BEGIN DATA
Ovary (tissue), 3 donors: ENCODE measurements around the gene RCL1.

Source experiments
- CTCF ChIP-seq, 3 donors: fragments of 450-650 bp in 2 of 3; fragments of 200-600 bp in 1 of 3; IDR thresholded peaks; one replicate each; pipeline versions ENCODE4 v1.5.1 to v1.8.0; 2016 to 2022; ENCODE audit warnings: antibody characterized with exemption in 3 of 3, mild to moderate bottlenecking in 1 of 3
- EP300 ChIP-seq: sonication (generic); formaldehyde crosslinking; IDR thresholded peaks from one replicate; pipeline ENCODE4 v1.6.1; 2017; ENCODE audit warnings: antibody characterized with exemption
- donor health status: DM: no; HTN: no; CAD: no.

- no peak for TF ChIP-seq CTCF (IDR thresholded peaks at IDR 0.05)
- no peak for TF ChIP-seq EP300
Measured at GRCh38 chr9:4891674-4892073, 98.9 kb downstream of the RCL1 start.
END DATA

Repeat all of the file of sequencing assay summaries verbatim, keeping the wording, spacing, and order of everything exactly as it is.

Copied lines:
Ovary (tissue), 3 donors: ENCODE measurements around the gene RCL1.

Source experiments
- CTCF ChIP-seq, 3 donors: fragments of 450-650 bp in 2 of 3; fragments of 200-600 bp in 1 of 3; IDR thresholded peaks; one replicate each; pipeline versions ENCODE4 v1.5.1 to v1.8.0; 2016 to 2022; ENCODE audit warnings: antibody characterized with exemption in 3 of 3, mild to moderate bottlenecking in 1 of 3
- EP300 ChIP-seq: sonication (generic); formaldehyde crosslinking; IDR thresholded peaks from one replicate; pipeline ENCODE4 v1.6.1; 2017; ENCODE audit warnings: antibody characterized with exemption
- donor health status: DM: no; HTN: no; CAD: no.

- no peak for TF ChIP-seq CTCF (IDR thresholded peaks at IDR 0.05)
- no peak for TF ChIP-seq EP300
Measured at GRCh38 chr9:4891674-4892073, 98.9 kb downstream of the RCL1 start.